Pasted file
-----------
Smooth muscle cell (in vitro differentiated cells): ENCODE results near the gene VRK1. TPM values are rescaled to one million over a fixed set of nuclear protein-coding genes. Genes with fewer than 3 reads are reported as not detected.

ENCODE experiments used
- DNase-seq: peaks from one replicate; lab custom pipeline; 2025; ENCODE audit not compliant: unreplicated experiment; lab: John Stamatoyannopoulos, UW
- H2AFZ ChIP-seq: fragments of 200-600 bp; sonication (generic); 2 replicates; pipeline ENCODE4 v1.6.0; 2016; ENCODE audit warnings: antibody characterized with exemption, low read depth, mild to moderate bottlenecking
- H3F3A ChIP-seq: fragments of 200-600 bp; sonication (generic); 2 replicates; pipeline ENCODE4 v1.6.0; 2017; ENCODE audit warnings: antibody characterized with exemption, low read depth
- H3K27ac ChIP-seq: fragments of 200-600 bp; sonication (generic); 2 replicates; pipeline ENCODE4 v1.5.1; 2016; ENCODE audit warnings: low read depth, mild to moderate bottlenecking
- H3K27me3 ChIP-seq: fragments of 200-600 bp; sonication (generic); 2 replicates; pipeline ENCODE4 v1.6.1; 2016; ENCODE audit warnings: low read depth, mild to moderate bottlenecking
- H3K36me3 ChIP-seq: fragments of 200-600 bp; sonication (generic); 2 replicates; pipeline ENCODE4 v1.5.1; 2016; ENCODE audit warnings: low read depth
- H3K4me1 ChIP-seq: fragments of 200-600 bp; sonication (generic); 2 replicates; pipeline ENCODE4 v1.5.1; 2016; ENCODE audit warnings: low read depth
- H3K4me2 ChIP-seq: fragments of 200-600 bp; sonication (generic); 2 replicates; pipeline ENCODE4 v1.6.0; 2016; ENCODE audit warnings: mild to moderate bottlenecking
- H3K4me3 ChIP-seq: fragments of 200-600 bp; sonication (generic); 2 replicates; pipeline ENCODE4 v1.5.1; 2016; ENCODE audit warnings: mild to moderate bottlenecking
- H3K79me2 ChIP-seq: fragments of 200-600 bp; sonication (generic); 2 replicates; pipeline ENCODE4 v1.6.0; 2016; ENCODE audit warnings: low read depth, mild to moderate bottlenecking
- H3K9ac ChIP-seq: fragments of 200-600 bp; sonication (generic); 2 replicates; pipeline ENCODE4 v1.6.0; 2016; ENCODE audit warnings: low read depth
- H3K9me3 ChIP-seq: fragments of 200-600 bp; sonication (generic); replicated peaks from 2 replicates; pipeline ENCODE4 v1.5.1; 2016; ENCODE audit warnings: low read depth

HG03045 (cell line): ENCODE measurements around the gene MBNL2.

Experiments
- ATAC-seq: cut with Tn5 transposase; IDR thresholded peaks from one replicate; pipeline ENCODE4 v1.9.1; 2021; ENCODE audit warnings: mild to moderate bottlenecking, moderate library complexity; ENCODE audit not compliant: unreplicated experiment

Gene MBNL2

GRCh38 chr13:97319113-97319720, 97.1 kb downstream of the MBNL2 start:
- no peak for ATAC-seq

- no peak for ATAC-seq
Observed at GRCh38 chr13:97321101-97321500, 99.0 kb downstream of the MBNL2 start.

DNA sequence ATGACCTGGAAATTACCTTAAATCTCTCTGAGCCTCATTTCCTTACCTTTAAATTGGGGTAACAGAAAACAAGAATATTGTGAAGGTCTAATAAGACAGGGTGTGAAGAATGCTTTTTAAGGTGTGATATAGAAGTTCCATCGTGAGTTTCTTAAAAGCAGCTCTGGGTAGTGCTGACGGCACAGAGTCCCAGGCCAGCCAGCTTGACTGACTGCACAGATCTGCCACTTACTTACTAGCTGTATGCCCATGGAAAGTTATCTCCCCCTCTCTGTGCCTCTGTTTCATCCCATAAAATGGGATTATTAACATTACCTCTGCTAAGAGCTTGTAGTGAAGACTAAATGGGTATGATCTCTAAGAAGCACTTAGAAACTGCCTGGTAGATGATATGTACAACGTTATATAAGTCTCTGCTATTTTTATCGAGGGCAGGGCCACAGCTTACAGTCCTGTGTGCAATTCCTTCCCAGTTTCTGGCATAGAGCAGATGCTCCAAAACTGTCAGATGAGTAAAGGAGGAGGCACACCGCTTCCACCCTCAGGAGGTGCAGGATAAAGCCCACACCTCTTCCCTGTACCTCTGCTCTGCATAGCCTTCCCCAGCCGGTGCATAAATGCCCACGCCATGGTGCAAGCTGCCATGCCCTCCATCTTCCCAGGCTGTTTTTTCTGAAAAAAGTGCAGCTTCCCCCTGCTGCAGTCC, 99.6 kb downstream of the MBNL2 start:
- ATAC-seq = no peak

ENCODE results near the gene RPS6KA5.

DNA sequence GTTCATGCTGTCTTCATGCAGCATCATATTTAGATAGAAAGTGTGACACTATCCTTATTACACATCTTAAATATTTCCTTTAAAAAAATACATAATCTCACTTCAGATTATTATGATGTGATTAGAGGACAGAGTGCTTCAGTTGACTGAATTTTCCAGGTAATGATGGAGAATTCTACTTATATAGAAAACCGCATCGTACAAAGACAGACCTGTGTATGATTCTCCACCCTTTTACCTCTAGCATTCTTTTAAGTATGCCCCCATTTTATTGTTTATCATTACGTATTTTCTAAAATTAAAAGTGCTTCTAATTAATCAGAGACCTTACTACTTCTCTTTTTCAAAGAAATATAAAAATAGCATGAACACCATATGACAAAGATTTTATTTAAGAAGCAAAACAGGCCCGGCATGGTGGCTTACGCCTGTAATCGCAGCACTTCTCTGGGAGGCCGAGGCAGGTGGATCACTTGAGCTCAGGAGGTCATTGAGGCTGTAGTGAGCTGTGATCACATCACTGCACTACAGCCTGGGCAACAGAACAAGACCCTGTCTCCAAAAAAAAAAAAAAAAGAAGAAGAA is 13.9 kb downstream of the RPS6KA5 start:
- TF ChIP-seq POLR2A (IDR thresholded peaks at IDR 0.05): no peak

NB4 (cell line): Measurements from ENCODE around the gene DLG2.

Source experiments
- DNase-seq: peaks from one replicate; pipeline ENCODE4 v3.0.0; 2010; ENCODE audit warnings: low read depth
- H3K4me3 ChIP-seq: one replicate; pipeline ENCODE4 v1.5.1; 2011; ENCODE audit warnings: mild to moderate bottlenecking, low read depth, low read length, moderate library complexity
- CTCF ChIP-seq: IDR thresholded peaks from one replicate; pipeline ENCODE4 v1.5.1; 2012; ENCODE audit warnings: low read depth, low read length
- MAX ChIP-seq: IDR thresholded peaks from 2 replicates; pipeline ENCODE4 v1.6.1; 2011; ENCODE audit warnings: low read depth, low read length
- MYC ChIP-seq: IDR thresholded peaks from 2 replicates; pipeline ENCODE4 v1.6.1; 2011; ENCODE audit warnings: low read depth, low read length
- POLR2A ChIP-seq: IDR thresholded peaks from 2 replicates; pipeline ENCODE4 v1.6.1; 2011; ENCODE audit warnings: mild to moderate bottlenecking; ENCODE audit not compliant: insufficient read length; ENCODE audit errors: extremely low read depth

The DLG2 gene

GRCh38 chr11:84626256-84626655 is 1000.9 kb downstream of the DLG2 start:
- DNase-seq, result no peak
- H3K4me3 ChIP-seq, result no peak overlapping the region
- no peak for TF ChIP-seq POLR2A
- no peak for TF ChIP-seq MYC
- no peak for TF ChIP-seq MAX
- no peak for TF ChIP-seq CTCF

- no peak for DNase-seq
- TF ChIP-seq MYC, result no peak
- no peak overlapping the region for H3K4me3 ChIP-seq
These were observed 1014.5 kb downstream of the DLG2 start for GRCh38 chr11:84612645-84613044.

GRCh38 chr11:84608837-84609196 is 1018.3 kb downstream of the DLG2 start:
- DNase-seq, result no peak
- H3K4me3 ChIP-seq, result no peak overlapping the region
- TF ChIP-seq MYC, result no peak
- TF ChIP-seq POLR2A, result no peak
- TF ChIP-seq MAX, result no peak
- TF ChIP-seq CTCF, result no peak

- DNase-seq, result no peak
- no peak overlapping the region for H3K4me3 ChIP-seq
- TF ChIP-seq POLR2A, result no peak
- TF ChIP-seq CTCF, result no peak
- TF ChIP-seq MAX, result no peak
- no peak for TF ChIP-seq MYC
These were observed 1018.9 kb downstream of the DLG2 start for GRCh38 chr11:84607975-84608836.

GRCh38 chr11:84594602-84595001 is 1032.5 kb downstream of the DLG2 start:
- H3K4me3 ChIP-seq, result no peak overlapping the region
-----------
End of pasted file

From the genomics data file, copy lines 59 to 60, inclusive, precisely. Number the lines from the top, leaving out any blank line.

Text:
- TF ChIP-seq MAX, result no peak
- no peak for TF ChIP-seq MYC